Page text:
A highlight of the festival was Raeda Taha’s “The Fig Tree,” a play that came to Jerusalem after showing around various cities in the country over the summer.
A monodrama, this play conceptualizes the fusion of personal and national liberation by taking the audience on an intimate trip from pre-1967 Jerusalem to life in exile and back to Palestine in 1994.
The audience was enthralled by Taha’s witty sense of humor, exquisite talent at accent mimicry, and impressions of known personalities.
Through the medium of humor used to sweeten bitter and horrid accounts, Taha recounted memories of the 1960s through the 1990s and beyond, all the while using her firsthand knowledge of the political scenes in the region. She draws upon her experience of having been the press secretary of and one of the closest companions to late president Yasser Arafat, whom she charmingly mimics in her play.
Born in Jerusalem in 1965, Taha and her family were forced out of their beloved Afghani quarter (close to Bab al-Ghawanmeh, one of the gates leading to the al-Aqsa Mosque) in 1967 when she was two and a half years old. She moved with her family to Amman, then to Beirut, and later to Tunisia (where she married her late husband, Suheil Gedeon, in a wedding that Arafat attended). Her father, Ali Taha, was a fida’i (a freedom fighter) who hijacked a plane in 1972 in an operation with the Palestine Liberation Organization (PLO), with the plan to trade in for Palestinian prisoners. He was killed shortly after, when his daughter was barely eight years old. After the Oslo Accords, Taha managed to return to Palestine.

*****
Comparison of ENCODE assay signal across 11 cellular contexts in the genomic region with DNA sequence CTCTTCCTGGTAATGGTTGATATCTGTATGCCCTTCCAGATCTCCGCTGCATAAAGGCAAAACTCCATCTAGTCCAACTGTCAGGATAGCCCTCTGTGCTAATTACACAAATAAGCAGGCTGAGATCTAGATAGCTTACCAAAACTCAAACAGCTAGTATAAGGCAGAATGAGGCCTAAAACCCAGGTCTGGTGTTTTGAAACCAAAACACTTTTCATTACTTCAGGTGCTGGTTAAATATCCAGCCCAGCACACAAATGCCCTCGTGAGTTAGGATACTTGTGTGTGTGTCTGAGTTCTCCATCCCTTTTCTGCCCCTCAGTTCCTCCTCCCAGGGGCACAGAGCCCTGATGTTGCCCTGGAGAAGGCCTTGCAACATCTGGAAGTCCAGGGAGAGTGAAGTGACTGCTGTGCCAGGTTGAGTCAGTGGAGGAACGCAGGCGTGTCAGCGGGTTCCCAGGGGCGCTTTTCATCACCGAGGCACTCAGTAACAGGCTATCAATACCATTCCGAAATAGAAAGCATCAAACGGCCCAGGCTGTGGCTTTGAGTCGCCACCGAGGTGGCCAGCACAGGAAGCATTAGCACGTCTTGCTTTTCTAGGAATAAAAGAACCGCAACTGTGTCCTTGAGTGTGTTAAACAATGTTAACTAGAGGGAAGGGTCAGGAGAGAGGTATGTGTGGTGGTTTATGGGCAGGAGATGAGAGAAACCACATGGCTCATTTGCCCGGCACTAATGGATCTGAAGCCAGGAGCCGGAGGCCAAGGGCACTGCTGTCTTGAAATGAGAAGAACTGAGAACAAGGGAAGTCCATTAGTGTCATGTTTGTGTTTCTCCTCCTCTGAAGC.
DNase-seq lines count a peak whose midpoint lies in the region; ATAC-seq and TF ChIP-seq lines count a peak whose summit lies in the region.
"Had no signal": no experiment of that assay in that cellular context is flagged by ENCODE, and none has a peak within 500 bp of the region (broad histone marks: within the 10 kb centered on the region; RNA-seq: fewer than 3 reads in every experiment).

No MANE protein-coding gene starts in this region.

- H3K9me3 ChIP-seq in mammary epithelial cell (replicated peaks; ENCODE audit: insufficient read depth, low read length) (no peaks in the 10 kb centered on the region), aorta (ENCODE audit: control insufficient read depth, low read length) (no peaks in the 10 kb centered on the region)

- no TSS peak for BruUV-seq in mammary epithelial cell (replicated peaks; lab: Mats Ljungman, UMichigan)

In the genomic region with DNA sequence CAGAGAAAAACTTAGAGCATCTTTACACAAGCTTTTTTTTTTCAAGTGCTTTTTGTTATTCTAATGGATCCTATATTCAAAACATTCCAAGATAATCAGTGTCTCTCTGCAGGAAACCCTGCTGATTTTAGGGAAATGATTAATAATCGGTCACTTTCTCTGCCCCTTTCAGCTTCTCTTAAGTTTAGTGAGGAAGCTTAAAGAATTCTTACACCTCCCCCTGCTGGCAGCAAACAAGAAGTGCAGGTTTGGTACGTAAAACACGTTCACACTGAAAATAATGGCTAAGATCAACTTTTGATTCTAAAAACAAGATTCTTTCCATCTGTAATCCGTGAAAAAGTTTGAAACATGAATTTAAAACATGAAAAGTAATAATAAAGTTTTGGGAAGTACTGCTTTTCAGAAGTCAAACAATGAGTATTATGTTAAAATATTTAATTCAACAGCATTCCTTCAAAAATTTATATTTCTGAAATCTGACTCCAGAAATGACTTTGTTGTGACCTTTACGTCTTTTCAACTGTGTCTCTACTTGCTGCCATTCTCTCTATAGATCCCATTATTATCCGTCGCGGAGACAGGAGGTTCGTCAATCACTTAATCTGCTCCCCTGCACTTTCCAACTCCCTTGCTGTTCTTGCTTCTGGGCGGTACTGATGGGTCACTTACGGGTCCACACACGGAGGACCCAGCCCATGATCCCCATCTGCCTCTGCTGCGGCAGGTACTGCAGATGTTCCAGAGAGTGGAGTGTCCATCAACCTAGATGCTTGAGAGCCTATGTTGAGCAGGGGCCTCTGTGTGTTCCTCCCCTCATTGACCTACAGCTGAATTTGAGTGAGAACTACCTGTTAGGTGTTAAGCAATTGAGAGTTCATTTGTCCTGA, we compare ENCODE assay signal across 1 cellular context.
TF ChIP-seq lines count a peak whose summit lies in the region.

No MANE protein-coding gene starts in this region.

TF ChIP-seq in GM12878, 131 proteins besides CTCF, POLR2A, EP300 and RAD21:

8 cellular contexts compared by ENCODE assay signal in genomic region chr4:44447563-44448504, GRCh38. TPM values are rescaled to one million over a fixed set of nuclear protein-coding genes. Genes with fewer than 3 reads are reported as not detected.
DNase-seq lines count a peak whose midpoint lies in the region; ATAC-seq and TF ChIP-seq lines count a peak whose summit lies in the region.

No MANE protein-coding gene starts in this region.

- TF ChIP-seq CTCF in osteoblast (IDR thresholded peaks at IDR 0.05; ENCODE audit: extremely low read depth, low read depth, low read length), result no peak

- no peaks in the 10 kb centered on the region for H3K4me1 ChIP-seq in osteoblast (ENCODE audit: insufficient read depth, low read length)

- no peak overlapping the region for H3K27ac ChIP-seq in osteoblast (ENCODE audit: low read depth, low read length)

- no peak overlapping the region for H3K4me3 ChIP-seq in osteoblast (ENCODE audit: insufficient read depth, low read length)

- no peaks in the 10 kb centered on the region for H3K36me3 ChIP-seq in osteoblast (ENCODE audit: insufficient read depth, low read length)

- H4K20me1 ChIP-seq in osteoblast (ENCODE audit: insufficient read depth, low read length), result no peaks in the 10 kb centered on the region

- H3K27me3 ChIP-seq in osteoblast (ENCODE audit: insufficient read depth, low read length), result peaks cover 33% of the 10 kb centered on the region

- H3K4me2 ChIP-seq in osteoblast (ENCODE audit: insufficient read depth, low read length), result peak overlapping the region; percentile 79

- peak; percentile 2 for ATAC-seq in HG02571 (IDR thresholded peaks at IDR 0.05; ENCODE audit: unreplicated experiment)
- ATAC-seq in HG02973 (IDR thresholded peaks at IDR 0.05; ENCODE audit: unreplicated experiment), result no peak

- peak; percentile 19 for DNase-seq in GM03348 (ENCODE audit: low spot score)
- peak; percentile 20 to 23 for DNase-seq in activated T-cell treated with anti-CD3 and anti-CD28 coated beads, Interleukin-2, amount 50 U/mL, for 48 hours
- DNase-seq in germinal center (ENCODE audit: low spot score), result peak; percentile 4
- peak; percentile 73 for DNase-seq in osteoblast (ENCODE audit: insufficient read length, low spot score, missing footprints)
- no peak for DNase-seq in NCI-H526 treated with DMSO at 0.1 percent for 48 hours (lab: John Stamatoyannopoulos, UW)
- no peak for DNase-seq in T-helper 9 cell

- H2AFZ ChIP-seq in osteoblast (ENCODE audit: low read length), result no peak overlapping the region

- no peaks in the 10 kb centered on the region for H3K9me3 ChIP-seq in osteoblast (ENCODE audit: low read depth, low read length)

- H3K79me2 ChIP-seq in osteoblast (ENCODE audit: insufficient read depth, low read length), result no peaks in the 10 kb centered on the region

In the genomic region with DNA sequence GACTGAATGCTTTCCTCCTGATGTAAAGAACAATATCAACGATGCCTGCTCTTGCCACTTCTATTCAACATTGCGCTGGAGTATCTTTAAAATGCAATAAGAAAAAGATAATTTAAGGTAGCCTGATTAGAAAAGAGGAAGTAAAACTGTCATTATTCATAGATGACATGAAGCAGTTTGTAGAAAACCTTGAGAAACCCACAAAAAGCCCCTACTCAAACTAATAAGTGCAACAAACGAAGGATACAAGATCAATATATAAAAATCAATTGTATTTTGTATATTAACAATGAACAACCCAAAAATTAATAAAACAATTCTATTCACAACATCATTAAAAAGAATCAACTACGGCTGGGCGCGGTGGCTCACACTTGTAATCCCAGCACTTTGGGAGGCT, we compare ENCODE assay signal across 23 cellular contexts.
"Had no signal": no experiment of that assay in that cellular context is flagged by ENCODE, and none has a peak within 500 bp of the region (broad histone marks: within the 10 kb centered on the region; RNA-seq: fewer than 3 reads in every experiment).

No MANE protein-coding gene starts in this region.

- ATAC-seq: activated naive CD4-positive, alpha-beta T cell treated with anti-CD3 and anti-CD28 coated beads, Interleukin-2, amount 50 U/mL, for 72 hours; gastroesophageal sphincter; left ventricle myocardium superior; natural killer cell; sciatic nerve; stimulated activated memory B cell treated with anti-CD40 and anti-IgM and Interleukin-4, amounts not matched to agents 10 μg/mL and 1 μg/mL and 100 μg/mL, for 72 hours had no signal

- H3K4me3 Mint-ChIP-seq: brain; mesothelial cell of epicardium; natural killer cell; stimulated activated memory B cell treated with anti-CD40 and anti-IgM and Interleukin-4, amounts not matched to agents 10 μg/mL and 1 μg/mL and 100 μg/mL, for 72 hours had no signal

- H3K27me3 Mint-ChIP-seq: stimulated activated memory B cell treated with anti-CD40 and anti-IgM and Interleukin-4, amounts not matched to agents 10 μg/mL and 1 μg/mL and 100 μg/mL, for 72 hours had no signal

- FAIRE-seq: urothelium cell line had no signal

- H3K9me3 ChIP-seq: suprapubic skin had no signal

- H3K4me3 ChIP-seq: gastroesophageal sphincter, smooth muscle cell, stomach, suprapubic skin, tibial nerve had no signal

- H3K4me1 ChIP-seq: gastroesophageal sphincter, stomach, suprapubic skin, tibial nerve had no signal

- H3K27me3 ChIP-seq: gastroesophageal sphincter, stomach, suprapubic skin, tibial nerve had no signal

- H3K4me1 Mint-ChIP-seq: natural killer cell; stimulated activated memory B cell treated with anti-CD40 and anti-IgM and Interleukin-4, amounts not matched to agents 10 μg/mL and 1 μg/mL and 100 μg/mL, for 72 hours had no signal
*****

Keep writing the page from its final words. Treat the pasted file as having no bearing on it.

From that point, she was introduced to Jerusalem with new eyes. Prior to returning, her salient childhood memory was a garden full of trees in their neighborhood of Ras al-Amud, particularly three fig trees from which her father used to pick figs. To this day, the fig tree and figs remain her favorite, as evidenced by the play’s title.